It helps to know that if you're in the middle of doing taxes, or you're extra-burdened at work, it's not gonna be a great time to wander into the kitchen or stop by the vending machine with the vague idea of getting something to eat. Have healthy stuff near your desk, wait until you can give your brain a break before putting yourself in temptation's path.
Similarly, if you already struggle with motivating yourself to go work out, don't make the go/no go decision in the midst of a hectic morning routine or while responding to a flurry of emails. Get your stuff ready ahead of time, and put yourself on autopilot. You can always bail early if your workout sucks, but don't make it easier to play hooky by asking yourself, "God, do I really have to go to the gym today?" in the midst of overwhelming chaos.
2. Don't Take on Too Many Resolutions at Once.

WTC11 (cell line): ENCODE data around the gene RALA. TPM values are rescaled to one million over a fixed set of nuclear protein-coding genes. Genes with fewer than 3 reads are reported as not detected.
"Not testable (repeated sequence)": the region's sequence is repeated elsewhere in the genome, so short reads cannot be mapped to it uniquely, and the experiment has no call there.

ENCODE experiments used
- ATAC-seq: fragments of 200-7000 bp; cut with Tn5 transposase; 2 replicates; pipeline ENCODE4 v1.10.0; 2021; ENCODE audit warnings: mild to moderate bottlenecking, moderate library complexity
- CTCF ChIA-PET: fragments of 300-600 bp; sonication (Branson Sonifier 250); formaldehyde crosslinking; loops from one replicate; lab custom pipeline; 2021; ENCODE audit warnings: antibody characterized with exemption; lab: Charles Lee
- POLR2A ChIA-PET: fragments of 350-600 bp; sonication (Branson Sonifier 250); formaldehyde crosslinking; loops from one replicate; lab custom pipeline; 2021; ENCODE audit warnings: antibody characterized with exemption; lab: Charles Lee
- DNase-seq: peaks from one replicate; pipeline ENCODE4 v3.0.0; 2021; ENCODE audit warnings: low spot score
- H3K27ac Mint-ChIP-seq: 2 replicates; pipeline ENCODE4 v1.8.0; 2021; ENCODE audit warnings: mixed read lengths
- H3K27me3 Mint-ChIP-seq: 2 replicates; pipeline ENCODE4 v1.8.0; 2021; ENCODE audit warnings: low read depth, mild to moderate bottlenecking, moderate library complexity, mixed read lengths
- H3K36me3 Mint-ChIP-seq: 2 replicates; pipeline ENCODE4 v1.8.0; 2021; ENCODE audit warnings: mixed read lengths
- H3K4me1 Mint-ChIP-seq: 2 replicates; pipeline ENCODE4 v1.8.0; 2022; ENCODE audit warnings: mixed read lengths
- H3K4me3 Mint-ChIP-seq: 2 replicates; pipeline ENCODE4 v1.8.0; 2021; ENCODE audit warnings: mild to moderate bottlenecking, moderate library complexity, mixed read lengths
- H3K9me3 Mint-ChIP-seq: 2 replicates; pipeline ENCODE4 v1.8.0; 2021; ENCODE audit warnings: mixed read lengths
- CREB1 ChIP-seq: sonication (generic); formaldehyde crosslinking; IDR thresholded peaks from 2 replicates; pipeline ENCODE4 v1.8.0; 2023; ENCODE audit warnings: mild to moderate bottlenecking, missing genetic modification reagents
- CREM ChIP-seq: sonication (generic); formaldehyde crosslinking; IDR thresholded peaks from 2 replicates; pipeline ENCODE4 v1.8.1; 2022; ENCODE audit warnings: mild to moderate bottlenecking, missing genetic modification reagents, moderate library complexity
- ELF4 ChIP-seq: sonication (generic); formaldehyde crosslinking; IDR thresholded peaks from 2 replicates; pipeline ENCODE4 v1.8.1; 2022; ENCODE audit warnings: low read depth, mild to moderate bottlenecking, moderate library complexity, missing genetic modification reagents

The willpower researchers say that you're simply going to get overwhelmed if you're trying to exert willpower on too many fronts. Take one or two of your goals and really focus on them. Once you form the habit and these tentative resolutions become fixed routines, then you can start taking on more goals.
3. Don't starve yourself
Whether your resolution has to do with weight loss or not, you're going to have an extra hard time keeping to your goals if you let yourself get too hungry. Researchers found a glass of lemonade with sugar could boost self-control measures, while a glass made with splenda couldn't.
Even more interesting, research subjects performing self-control tasks ended up with significantly lower glucose levels than those who didn't have to exert self-control. What does that mean? Using willpower actually takes real energy!
4. Find Ways to Distract Yourself:
Studies have shown that folks who are better at resisting a temptation are often just better at getting their minds off of it. Some implications: Don't let yourself sit and ruminate about how much you hate going for a run or how much you'd really love a hot fudge sundae. Walk away from trouble spots like bakery counters or vending machines! Have a favorite fantasy or visualization you can turn to for distraction when tempted to take the low road, whether it's winning the lottery or spending a hot night with Hugh Jackman.
5. Strengthen your willpower by exercising it.